The Australian government has adjourned a sitting of parliament as it moves to resolve a leadership crisis that has crippled PM Malcolm Turnbull.
Mr Turnbull is fighting to retain his position amid a push by senior colleagues to replace him as leader.
He has been under growing pressure over poor polling and a revolt by the conservative wing of his party.
Labor Leader of the Opposition Bill Shorten said the country "no longer has a functioning government".
"The government may adjourn the parliament, but they cannot outrun the weight of failure of this government," he said in parliament.
There were jeers of "you're a disgrace" from the opposition benches as the House of Representatives voted 70-68 to suspend parliament until 10 September.
The adjournment was a widely unexpected outcome of several days of upheaval in Canberra.
Amid a fast-moving crisis, Mr Turnbull was facing a demand by party rival Peter Dutton to hold a second leadership contest in three days.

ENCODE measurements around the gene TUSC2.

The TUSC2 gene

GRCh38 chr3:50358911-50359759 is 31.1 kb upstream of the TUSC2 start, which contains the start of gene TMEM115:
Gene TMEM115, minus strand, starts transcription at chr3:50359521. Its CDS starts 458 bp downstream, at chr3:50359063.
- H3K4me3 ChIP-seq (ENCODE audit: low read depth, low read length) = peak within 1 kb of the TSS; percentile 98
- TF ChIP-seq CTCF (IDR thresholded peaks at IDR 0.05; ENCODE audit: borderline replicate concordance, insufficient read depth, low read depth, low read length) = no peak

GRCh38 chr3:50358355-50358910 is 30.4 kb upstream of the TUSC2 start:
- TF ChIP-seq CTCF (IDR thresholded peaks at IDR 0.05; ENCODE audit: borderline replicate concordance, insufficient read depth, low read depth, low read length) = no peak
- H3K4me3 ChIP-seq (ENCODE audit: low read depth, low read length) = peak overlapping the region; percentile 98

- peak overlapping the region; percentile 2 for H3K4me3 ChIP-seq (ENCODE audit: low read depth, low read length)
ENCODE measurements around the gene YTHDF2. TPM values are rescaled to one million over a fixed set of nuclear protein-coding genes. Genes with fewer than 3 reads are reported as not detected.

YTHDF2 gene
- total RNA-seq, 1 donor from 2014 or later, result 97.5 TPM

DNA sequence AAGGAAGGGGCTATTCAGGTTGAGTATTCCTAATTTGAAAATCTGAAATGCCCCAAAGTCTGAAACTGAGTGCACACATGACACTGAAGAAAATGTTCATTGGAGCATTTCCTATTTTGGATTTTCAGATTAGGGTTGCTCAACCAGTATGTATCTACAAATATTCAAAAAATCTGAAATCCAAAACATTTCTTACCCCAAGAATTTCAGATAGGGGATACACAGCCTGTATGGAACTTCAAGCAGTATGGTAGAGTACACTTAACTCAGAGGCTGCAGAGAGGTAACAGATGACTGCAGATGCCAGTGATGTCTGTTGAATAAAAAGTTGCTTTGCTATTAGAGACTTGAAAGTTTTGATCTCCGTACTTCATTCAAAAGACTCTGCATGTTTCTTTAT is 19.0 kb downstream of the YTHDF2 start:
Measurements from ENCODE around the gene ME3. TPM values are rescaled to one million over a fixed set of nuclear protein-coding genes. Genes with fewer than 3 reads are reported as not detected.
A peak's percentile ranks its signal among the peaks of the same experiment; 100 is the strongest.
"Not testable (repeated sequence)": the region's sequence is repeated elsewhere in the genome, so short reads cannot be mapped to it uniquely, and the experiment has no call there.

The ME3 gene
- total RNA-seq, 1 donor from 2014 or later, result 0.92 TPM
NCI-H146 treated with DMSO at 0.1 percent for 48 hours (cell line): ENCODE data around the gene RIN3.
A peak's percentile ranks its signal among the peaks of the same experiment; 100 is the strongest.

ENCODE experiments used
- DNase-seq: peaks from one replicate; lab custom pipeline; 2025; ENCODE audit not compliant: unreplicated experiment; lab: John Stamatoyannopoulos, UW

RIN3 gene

Mr Turnbull told a news conference he has asked for a letter from the MPs who want another vote, and if he gets that he will hold a party meeting tomorrow.
He said if Peter Dutton proves he has the numbers, he will step down.
"In terms of my own intentions, when the party room meeting is called, I will invite a spill motion to be moved. If the motion is carried, I will treat that as a vote of no confidence and I will not stand as a candidate in the ballot," he said.
"The reality is that a minority in the party room supported by others outside the Parliament have sought to bully, intimidate others into making this change of leadership that they're seeking.
"Its been described by many people, including those who feel they cannot resist it as a form of madness and it is remarkable we're at this point where only a month ago we were being, as you all know being avid readers of polls, just little bit behind Labor and in our own polls a little bit ahead, but in any view thoroughly competitive," Mr Turnbull said.
Mr Dutton, who until this week was home affairs minister, had on Tuesday unsuccessfully challenged Mr Turnbull in a Liberal party vote - losing by a slim 13-vote margin.
He resigned his cabinet position as a result.
Local media reported that Mr Dutton could face an additional rival - Treasurer Scott Morrison - if Mr Turnbull decided to step aside.
Australian media is also reporting that Julie Bishop will make a bid for the prime minister role.
The prime minister has not commented publicly on the latest developments but is due to speak to the press shortly.
He has now lost the support of three key ministerial backers, seen as a blow to his chances of remaining leader.